1
$\begingroup$

I need help proving whether this language is regular or not.

$$L = \big\{ w \mid w \in \{a,b\}^*, n_a(w)\text{ is even}, n_b(w)\text{ is even}\big\}$$

That is, the number of $a$'s is even and the number of $b$'s in $w$ is even.

I'm not sure whether I can draw a dfa for this. Thanks, all help is appreciated.

$\endgroup$
1
$\begingroup$

There will be 4 states. One where $n_a(w)$ even and $n_b(w)$ even, one where $n_a(w)$ even and $n_b(w)$ odd, one where $n_a(w)$ odd and $n_b(w)$ even, and one where $n_a(w)$ odd and $n_b(w)$ even.

$\endgroup$
1
$\begingroup$

HINT: Try making a DFA with four states, $s_{00},s_{01},s_{10}$, and $s_{11}$. Design it so that when it has read a word with $m$ $a$’s and $n$ $b$’s, it’s in state $s_{m\bmod 2,n\bmod 2}$. (Here $n\bmod 2$ is the remainder when $n$ is divided by $2$, so it’s $0$ if $n$ is even and $1$ if $n$ is odd.)

Added: Here’s your DFA, from the comments, with $q_0$ starred as initial state and underlined as acceptor state. As you can see, each $a$ input moves the automaton horizontally, and each $b$ input moves it vertically, so the states in the top row correspond to an even number of $b$’s, and the states in the lefthand column to an even number of $a$’s.

$$\begin{array}{rcl} \underline{q_0^*}&\overset{a}\longleftrightarrow&q_1\\ b\updownarrow&&\updownarrow b\\ q_2&\underset{a}\longleftrightarrow&q_3 \end{array}$$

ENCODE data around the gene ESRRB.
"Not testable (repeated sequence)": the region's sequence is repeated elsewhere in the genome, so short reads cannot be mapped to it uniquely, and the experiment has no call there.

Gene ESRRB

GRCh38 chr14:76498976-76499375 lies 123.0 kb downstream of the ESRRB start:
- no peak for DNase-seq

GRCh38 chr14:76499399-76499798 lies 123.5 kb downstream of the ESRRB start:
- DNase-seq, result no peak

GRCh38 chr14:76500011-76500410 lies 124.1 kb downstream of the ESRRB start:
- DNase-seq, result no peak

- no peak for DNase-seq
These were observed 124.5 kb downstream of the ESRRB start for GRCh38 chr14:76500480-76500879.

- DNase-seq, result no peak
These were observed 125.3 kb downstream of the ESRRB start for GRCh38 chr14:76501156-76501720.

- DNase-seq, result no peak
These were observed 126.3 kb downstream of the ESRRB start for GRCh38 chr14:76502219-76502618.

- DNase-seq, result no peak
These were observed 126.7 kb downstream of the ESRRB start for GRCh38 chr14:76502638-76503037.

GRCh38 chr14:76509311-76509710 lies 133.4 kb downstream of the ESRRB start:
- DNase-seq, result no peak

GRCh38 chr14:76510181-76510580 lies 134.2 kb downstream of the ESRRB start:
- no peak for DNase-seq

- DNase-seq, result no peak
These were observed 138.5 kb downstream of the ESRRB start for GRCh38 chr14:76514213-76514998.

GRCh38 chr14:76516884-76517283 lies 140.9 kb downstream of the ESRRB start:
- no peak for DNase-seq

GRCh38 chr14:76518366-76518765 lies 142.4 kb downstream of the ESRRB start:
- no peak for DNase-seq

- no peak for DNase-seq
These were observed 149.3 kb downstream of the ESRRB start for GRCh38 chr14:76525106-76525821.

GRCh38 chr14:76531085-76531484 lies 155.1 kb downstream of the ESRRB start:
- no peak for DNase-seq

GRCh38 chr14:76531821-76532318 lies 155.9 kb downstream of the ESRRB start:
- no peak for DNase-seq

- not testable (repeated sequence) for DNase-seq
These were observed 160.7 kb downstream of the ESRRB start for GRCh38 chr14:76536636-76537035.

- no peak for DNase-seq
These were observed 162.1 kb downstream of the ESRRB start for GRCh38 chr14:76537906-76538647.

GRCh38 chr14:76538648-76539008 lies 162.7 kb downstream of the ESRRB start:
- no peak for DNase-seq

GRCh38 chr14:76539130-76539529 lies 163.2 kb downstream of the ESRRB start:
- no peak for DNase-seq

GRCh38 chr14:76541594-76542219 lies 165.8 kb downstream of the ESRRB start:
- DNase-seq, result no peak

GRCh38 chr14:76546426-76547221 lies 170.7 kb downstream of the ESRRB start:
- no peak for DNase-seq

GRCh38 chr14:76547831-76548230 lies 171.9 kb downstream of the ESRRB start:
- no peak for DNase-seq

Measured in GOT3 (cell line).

$\endgroup$
  • $\begingroup$ Hi just wondering if you could check my answer. my dfa is the following: a b q0 q1 q2 q1 q0 q3 q2 q3 q0 q3 q2 q1 $\endgroup$ – Thresh Feb 12 '13 at 6:15
  • $\begingroup$ @TonsOfDamage: I’m interpreting that to mean that there are $a$-transitions from $q_0$ to $q_1$, $q_1$ to $q_0$, $q_2$ to $q_3$, and $q_3$ to $q_2$, and $b$-transitions from $q_0$ to $q_2$, $q_1$ to $q_3$, $q_2$ to $q_0$, and $q_3$ to $q_1$. If $q_0$ is both your initial state and your only acceptor state, that DFA works fine. $\endgroup$ – Brian M. Scott Feb 12 '13 at 6:27
  • $\begingroup$ Yes, you interpreted that right. However, I made my initial state q0 and my final/acceptor state q1. Could you tell me if this works? or if q0 should be my initial and accepting state? $\endgroup$ – Thresh Feb 12 '13 at 6:42
  • $\begingroup$ @TonsOfDamage: $q_0$ should also be your acceptor state. If you start in $q_0$, after an even number of $a$’s you’ll be in $q_0$ or $q_2$, and after an even number of $b$’s you’ll be in $q_0$ or $q_1$; you want both, so you want to be in $q_0$. If you’re in $q_1$, you’ve read an odd number of $a$’s and an even number of $b$’s. $\endgroup$ – Brian M. Scott Feb 12 '13 at 6:49
  • $\begingroup$ Alright, I understand now. Thank you very much for your help. $\endgroup$ – Thresh Feb 12 '13 at 6:50
0
$\begingroup$

Providing a regular expression would work as well. The key point is to observe, that you could split any word of $L$ into chunks $ba^k$ and some simple leftovers. The only thing we need to fix is that the number of $b$s and $a$s has to be even, but then $ba^*ba^*$ would do the job. One could derive from this a single expression, however, it is much easier to split it in two and intersect (regular languages are closed for intersection).

\begin{align} L_a &= b^*(ab^*ab^*)^*, \text{ the language of even $a$s}\\ L_b &= a^*(ba^*ba^*)^*, \text{ the language of even $b$s}\\ L &= L_a \cap L_b. \end{align}

I hope it helps ;-)

$\endgroup$

Your Answer

By clicking “Post Your Answer”, you agree to our terms of service, privacy policy and cookie policy

Not the answer you're looking for? Browse other questions tagged or ask your own question.